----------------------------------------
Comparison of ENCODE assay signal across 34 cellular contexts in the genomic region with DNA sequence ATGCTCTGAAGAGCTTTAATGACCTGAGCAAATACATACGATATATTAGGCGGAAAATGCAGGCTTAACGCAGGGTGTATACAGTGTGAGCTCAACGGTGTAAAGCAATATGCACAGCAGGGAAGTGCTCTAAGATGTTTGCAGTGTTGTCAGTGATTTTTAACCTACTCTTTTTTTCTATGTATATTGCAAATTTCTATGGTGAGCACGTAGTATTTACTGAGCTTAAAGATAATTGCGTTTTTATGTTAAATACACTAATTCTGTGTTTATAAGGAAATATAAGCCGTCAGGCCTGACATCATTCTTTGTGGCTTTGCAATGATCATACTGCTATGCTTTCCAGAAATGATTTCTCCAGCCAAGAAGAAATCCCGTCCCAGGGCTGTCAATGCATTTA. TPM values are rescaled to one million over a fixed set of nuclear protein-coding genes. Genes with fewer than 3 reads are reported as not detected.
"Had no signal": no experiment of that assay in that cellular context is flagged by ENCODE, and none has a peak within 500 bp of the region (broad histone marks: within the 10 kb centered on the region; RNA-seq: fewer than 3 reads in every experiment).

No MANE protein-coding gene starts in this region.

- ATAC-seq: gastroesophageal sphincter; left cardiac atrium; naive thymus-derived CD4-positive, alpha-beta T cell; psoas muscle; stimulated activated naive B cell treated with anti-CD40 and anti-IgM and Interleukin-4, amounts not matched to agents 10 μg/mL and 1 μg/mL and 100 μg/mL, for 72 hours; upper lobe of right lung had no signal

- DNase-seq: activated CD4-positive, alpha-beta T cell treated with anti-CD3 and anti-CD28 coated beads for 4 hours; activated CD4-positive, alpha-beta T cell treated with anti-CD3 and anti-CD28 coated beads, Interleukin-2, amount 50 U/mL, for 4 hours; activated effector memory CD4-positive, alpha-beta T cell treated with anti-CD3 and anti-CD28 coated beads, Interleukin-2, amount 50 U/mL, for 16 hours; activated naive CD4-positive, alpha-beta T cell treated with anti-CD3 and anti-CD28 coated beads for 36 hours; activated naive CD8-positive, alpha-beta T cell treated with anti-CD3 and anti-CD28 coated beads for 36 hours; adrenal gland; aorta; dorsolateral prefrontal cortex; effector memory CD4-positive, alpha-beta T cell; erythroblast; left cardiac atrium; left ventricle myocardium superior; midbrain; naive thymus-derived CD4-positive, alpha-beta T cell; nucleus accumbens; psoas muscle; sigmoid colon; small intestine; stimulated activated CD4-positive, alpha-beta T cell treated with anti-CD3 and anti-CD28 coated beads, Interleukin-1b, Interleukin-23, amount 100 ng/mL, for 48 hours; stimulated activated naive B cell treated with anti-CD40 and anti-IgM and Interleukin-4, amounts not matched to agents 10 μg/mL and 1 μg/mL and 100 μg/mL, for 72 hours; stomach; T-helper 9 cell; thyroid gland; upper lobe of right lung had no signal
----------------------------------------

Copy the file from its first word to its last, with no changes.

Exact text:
Comparison of ENCODE assay signal across 34 cellular contexts in the genomic region with DNA sequence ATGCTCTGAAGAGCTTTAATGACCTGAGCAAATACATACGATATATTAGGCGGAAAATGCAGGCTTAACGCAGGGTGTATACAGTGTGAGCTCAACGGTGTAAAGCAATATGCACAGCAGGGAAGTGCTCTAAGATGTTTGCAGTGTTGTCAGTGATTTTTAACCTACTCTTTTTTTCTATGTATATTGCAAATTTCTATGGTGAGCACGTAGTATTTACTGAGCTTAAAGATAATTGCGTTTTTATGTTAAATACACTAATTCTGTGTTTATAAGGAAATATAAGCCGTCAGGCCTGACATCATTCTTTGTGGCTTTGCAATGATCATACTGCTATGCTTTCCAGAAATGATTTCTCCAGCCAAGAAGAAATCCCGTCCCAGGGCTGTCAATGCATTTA. TPM values are rescaled to one million over a fixed set of nuclear protein-coding genes. Genes with fewer than 3 reads are reported as not detected.
"Had no signal": no experiment of that assay in that cellular context is flagged by ENCODE, and none has a peak within 500 bp of the region (broad histone marks: within the 10 kb centered on the region; RNA-seq: fewer than 3 reads in every experiment).

No MANE protein-coding gene starts in this region.

- ATAC-seq: gastroesophageal sphincter; left cardiac atrium; naive thymus-derived CD4-positive, alpha-beta T cell; psoas muscle; stimulated activated naive B cell treated with anti-CD40 and anti-IgM and Interleukin-4, amounts not matched to agents 10 μg/mL and 1 μg/mL and 100 μg/mL, for 72 hours; upper lobe of right lung had no signal

- DNase-seq: activated CD4-positive, alpha-beta T cell treated with anti-CD3 and anti-CD28 coated beads for 4 hours; activated CD4-positive, alpha-beta T cell treated with anti-CD3 and anti-CD28 coated beads, Interleukin-2, amount 50 U/mL, for 4 hours; activated effector memory CD4-positive, alpha-beta T cell treated with anti-CD3 and anti-CD28 coated beads, Interleukin-2, amount 50 U/mL, for 16 hours; activated naive CD4-positive, alpha-beta T cell treated with anti-CD3 and anti-CD28 coated beads for 36 hours; activated naive CD8-positive, alpha-beta T cell treated with anti-CD3 and anti-CD28 coated beads for 36 hours; adrenal gland; aorta; dorsolateral prefrontal cortex; effector memory CD4-positive, alpha-beta T cell; erythroblast; left cardiac atrium; left ventricle myocardium superior; midbrain; naive thymus-derived CD4-positive, alpha-beta T cell; nucleus accumbens; psoas muscle; sigmoid colon; small intestine; stimulated activated CD4-positive, alpha-beta T cell treated with anti-CD3 and anti-CD28 coated beads, Interleukin-1b, Interleukin-23, amount 100 ng/mL, for 48 hours; stimulated activated naive B cell treated with anti-CD40 and anti-IgM and Interleukin-4, amounts not matched to agents 10 μg/mL and 1 μg/mL and 100 μg/mL, for 72 hours; stomach; T-helper 9 cell; thyroid gland; upper lobe of right lung had no signal